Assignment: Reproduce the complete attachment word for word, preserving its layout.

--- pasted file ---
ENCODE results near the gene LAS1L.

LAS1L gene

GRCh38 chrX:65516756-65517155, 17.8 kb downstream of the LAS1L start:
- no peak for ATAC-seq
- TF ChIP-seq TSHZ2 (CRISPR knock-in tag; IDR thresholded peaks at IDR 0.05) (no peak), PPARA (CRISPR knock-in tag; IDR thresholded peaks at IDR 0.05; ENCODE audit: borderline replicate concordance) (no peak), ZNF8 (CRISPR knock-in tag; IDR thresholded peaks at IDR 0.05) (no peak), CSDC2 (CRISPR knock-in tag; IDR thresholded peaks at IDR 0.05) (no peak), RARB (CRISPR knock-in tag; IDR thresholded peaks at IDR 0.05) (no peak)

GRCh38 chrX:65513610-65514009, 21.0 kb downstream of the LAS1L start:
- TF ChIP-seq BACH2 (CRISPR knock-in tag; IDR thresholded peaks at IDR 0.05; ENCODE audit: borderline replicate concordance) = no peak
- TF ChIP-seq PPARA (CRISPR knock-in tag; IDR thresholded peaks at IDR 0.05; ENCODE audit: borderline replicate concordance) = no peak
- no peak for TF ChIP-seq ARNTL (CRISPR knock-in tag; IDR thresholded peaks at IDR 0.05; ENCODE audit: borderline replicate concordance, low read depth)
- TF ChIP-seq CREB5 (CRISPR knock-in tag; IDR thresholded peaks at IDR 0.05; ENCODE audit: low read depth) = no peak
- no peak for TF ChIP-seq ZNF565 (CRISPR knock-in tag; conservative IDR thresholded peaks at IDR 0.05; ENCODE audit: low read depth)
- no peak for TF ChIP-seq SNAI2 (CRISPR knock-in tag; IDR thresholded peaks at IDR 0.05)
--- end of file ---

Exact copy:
ENCODE results near the gene LAS1L.

LAS1L gene

GRCh38 chrX:65516756-65517155, 17.8 kb downstream of the LAS1L start:
- no peak for ATAC-seq
- TF ChIP-seq TSHZ2 (CRISPR knock-in tag; IDR thresholded peaks at IDR 0.05) (no peak), PPARA (CRISPR knock-in tag; IDR thresholded peaks at IDR 0.05; ENCODE audit: borderline replicate concordance) (no peak), ZNF8 (CRISPR knock-in tag; IDR thresholded peaks at IDR 0.05) (no peak), CSDC2 (CRISPR knock-in tag; IDR thresholded peaks at IDR 0.05) (no peak), RARB (CRISPR knock-in tag; IDR thresholded peaks at IDR 0.05) (no peak)

GRCh38 chrX:65513610-65514009, 21.0 kb downstream of the LAS1L start:
- TF ChIP-seq BACH2 (CRISPR knock-in tag; IDR thresholded peaks at IDR 0.05; ENCODE audit: borderline replicate concordance) = no peak
- TF ChIP-seq PPARA (CRISPR knock-in tag; IDR thresholded peaks at IDR 0.05; ENCODE audit: borderline replicate concordance) = no peak
- no peak for TF ChIP-seq ARNTL (CRISPR knock-in tag; IDR thresholded peaks at IDR 0.05; ENCODE audit: borderline replicate concordance, low read depth)
- TF ChIP-seq CREB5 (CRISPR knock-in tag; IDR thresholded peaks at IDR 0.05; ENCODE audit: low read depth) = no peak
- no peak for TF ChIP-seq ZNF565 (CRISPR knock-in tag; conservative IDR thresholded peaks at IDR 0.05; ENCODE audit: low read depth)
- no peak for TF ChIP-seq SNAI2 (CRISPR knock-in tag; IDR thresholded peaks at IDR 0.05)